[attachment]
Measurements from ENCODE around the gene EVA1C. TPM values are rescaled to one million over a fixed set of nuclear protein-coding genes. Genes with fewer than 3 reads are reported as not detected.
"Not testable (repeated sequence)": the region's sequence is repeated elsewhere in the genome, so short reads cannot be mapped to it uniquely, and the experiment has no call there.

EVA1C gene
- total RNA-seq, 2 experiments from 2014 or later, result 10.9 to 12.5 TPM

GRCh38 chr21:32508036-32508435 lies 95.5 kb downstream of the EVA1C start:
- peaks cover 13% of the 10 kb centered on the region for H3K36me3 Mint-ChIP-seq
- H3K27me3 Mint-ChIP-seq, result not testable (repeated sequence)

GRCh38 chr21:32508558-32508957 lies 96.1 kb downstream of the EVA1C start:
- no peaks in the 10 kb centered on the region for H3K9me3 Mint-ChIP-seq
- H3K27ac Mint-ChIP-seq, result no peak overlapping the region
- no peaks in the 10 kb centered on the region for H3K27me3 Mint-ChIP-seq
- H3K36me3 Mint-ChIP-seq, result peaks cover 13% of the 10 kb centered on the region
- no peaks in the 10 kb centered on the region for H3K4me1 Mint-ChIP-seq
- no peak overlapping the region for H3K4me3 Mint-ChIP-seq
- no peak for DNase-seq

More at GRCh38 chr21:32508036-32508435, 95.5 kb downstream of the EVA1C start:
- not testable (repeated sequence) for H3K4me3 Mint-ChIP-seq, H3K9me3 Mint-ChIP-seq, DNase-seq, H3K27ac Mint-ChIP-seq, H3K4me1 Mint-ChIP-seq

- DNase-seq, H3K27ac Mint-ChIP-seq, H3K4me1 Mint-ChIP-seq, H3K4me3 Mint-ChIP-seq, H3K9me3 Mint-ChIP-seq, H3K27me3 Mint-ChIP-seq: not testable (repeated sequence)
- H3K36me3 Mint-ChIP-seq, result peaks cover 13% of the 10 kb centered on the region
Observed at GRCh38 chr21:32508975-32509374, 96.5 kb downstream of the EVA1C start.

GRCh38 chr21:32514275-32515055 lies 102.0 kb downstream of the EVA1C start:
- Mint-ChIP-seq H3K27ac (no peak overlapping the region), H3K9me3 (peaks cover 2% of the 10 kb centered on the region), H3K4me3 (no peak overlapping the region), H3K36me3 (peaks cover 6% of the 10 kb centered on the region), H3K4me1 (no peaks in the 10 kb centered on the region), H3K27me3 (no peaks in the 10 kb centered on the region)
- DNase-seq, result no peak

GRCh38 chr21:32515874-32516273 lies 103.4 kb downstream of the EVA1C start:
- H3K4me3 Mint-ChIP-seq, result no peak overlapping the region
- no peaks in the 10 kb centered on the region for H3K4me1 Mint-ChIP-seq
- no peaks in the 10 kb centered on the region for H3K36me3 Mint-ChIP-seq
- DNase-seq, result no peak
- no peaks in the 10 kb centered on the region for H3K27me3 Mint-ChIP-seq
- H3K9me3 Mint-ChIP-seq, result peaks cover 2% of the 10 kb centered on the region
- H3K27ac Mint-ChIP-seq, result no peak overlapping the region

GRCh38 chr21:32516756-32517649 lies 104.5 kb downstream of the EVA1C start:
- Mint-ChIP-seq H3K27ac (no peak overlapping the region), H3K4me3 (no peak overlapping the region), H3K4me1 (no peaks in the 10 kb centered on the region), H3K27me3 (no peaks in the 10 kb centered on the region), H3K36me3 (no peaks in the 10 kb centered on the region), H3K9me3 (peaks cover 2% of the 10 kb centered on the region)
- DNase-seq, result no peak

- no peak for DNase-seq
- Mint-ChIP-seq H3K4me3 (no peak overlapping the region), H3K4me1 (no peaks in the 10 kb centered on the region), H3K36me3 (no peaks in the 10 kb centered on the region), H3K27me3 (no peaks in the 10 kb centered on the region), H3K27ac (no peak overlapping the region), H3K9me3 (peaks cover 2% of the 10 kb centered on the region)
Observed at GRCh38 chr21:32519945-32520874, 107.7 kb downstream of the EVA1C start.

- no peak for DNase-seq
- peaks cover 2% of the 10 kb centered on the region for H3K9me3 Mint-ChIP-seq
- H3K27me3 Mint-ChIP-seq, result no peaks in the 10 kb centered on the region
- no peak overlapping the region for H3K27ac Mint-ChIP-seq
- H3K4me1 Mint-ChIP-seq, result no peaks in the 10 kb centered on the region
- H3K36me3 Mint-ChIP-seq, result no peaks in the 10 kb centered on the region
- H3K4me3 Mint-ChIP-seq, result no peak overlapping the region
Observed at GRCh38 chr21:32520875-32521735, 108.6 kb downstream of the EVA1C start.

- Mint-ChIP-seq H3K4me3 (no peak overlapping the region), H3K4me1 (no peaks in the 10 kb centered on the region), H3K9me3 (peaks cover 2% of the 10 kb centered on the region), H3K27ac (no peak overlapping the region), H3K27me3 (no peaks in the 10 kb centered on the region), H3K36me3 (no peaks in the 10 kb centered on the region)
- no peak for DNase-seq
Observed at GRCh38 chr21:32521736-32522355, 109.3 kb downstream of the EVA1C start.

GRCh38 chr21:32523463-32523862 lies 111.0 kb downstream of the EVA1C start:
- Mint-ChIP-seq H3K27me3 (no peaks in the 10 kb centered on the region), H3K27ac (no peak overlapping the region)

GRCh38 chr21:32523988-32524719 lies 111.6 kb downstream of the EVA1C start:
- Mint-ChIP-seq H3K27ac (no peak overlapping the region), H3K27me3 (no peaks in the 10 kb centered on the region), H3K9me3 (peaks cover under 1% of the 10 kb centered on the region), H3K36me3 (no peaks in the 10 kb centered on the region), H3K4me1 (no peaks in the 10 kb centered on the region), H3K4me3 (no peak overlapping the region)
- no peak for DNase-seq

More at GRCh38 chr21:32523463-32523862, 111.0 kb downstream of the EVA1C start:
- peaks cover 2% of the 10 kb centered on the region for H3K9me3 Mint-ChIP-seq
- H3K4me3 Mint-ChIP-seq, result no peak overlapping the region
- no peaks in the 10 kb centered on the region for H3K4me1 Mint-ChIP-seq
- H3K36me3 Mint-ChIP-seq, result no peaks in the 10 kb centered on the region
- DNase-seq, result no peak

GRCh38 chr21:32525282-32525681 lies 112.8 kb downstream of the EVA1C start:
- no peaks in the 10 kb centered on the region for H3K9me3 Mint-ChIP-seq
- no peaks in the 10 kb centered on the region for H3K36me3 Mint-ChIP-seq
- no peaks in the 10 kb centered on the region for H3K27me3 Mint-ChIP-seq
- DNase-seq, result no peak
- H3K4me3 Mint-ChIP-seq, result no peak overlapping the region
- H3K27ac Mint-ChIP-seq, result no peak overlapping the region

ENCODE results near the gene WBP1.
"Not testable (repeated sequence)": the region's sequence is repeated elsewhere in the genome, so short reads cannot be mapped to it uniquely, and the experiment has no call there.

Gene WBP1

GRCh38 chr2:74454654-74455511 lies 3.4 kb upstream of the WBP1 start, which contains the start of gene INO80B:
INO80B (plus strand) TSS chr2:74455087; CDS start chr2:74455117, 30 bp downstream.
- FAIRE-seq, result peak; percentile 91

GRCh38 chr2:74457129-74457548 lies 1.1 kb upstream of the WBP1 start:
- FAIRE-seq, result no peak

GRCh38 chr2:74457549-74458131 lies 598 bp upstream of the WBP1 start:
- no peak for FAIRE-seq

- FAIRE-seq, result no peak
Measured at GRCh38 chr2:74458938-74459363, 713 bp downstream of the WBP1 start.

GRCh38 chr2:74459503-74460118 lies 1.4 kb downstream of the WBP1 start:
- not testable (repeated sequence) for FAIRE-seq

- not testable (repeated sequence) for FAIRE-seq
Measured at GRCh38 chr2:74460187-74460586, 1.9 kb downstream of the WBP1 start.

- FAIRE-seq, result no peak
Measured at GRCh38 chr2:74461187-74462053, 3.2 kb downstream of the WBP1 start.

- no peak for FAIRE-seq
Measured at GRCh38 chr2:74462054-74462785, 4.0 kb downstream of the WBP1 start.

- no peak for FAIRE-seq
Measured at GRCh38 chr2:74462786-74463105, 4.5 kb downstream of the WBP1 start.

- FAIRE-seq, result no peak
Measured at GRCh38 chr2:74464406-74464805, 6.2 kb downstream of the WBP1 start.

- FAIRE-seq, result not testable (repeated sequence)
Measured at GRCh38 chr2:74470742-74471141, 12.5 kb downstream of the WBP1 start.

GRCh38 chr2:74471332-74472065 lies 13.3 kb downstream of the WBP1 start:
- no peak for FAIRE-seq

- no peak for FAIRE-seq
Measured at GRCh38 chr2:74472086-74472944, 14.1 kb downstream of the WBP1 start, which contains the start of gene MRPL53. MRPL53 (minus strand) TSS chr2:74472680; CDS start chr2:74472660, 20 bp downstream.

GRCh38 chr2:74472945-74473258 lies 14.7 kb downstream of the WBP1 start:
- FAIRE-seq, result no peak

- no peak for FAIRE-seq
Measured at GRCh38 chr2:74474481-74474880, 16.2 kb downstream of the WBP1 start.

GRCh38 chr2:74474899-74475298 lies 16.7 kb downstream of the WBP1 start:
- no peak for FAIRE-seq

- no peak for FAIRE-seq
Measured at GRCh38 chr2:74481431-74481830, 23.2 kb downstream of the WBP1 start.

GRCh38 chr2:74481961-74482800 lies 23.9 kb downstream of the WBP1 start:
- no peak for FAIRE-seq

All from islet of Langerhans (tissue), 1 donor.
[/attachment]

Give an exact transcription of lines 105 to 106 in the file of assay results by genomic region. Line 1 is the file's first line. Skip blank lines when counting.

GRCh38 chr2:74481961-74482800 lies 23.9 kb downstream of the WBP1 start:
- no peak for FAIRE-seq